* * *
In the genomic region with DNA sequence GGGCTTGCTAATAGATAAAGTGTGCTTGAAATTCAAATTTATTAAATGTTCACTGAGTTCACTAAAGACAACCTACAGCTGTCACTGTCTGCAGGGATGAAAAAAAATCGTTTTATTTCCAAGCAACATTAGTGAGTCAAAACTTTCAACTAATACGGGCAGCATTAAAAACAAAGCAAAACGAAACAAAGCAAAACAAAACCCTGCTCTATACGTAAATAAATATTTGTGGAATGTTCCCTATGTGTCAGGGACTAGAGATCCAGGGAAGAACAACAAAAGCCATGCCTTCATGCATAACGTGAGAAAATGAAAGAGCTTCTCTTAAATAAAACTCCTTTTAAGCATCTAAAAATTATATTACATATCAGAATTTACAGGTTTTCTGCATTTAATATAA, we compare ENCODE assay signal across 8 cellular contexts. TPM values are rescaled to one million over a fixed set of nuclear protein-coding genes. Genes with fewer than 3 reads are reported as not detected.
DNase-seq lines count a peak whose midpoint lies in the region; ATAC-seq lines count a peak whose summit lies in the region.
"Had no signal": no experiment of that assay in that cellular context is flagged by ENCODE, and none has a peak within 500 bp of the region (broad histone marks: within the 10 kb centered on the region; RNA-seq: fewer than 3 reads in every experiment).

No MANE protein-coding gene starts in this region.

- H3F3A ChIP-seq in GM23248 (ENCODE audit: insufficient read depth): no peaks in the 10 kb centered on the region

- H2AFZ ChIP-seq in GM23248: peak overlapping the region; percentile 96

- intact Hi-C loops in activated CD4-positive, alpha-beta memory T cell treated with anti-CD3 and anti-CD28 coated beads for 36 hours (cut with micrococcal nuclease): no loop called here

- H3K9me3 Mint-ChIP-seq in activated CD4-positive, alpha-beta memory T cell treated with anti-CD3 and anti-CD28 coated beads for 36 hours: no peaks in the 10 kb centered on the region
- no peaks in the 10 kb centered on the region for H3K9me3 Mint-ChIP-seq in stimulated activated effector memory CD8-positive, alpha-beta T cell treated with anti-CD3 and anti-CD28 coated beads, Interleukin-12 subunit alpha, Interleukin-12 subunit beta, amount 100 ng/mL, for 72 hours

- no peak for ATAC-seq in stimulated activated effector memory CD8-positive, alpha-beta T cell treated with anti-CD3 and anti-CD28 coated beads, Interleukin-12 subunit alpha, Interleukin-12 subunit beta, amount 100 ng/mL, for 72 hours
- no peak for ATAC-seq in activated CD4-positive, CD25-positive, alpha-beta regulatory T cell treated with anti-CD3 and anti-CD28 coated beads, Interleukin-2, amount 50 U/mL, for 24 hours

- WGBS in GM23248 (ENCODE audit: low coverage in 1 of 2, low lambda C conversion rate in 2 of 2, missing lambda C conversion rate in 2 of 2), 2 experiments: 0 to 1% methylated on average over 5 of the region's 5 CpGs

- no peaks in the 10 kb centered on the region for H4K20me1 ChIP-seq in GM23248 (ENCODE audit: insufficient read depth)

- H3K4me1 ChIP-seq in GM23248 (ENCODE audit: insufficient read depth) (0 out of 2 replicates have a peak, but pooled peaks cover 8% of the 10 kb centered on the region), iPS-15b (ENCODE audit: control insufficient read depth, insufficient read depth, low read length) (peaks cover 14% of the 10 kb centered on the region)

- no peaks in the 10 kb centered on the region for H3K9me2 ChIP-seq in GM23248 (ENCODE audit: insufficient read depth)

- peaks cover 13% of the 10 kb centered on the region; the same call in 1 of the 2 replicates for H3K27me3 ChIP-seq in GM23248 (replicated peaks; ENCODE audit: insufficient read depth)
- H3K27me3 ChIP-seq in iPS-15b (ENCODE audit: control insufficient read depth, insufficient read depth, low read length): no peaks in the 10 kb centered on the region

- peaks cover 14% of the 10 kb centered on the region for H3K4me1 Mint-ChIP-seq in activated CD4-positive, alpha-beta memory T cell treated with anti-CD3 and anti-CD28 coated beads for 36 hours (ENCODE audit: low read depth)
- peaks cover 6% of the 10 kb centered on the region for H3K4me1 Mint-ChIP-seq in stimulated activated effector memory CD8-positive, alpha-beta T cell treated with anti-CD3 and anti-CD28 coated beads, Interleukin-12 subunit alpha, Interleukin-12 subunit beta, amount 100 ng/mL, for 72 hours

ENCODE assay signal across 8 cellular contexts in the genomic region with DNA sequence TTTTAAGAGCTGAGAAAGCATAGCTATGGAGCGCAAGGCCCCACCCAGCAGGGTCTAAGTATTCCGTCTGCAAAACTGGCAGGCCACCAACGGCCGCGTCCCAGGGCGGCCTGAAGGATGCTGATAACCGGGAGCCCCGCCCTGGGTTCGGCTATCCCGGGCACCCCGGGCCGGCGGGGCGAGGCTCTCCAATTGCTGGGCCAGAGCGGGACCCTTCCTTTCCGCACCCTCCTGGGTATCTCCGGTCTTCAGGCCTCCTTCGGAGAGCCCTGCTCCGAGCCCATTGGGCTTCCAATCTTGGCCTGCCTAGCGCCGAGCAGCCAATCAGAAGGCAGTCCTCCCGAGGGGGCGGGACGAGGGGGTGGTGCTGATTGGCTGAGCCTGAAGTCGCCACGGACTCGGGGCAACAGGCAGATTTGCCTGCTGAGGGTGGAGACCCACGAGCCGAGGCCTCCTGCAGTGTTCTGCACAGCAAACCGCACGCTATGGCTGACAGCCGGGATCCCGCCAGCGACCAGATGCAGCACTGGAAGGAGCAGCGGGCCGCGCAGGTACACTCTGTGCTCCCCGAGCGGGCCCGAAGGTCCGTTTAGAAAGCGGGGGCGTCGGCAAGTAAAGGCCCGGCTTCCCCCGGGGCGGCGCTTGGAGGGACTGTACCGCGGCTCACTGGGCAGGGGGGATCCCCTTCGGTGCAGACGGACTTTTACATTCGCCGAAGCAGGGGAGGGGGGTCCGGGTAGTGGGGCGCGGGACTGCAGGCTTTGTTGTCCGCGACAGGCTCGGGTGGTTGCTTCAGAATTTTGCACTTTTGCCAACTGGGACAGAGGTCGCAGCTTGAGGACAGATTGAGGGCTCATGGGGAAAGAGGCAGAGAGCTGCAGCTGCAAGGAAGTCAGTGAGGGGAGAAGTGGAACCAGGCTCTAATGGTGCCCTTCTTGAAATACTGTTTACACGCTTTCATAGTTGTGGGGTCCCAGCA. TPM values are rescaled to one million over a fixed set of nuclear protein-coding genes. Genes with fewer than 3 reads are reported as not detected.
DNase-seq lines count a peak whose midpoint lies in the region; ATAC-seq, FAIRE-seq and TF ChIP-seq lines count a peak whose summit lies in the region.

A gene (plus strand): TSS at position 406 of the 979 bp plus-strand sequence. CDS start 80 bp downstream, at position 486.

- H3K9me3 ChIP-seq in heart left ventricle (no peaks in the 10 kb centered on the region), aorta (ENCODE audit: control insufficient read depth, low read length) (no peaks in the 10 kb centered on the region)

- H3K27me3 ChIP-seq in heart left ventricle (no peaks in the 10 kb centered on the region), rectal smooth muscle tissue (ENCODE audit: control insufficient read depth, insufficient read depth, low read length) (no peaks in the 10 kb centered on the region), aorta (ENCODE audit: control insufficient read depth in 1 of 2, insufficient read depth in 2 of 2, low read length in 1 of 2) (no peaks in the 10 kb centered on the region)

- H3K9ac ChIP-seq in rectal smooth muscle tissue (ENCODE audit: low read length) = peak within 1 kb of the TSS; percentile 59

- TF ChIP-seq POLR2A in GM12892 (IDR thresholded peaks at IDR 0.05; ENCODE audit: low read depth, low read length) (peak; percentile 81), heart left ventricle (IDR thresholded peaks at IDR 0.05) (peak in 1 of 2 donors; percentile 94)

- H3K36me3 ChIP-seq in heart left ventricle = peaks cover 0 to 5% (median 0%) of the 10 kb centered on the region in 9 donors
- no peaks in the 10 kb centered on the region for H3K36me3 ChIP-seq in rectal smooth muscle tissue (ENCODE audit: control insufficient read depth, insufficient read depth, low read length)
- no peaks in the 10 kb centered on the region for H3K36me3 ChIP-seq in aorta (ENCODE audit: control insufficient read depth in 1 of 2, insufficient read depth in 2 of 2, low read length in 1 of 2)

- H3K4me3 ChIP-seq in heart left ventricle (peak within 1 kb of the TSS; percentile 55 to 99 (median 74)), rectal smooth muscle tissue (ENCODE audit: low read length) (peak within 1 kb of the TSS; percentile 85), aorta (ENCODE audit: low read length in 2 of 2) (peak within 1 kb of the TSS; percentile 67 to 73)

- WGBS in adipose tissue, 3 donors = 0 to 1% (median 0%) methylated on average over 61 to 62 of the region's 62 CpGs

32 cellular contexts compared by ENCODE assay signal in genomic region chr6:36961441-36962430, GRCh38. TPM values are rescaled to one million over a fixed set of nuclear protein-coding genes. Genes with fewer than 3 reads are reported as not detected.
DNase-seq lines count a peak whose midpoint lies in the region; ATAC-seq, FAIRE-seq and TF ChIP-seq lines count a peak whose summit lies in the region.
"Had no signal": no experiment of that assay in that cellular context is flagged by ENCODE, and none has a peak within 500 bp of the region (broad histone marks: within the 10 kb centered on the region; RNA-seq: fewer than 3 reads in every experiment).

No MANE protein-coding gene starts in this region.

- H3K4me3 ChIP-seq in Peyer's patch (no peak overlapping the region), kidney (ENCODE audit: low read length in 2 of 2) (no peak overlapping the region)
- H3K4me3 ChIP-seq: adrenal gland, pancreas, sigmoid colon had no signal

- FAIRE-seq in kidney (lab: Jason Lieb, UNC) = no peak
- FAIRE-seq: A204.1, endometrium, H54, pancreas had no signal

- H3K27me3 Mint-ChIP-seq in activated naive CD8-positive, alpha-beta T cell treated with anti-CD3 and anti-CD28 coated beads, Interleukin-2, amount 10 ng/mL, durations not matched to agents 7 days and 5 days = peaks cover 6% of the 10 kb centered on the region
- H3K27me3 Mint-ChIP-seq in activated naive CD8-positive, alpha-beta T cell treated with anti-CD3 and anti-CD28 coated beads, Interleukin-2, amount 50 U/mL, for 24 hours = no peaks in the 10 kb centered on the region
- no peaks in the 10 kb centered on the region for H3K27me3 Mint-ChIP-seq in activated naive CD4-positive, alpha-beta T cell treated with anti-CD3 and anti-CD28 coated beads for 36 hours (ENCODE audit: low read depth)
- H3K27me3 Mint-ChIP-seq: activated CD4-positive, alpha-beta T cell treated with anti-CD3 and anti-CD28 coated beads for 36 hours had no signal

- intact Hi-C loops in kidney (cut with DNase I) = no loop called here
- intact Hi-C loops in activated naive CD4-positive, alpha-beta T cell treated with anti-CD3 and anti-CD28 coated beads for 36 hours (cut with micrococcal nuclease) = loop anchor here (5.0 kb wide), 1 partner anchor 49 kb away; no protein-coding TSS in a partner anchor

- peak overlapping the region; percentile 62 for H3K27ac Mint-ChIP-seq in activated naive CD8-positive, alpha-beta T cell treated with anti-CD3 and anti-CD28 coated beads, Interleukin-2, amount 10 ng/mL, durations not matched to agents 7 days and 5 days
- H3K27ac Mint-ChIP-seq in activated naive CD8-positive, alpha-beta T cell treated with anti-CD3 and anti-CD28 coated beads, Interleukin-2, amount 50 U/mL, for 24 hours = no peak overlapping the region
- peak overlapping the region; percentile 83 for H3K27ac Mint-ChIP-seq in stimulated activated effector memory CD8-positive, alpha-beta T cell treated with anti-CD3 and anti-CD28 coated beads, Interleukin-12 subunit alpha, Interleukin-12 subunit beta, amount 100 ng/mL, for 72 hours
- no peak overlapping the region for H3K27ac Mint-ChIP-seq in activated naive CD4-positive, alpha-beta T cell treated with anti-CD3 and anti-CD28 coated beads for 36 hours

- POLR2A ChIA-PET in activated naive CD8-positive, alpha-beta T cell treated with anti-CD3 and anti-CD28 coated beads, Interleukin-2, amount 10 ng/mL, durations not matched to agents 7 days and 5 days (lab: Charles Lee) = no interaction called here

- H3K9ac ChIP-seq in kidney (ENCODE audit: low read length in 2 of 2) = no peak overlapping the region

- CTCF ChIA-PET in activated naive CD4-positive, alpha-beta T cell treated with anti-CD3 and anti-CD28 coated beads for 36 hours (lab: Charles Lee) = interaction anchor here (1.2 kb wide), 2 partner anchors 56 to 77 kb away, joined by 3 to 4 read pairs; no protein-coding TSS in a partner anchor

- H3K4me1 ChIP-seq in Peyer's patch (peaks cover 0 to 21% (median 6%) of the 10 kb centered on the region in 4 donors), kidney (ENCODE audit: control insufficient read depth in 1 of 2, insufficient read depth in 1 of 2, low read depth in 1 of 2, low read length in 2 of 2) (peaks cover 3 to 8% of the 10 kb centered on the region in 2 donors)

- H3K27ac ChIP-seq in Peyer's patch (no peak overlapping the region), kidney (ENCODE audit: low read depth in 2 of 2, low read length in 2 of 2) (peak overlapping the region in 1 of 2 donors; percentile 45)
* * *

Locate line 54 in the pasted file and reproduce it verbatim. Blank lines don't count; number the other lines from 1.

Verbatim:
- H3K27ac ChIP-seq in Peyer's patch (no peak overlapping the region), kidney (ENCODE audit: low read depth in 2 of 2, low read length in 2 of 2) (peak overlapping the region in 1 of 2 donors; percentile 45)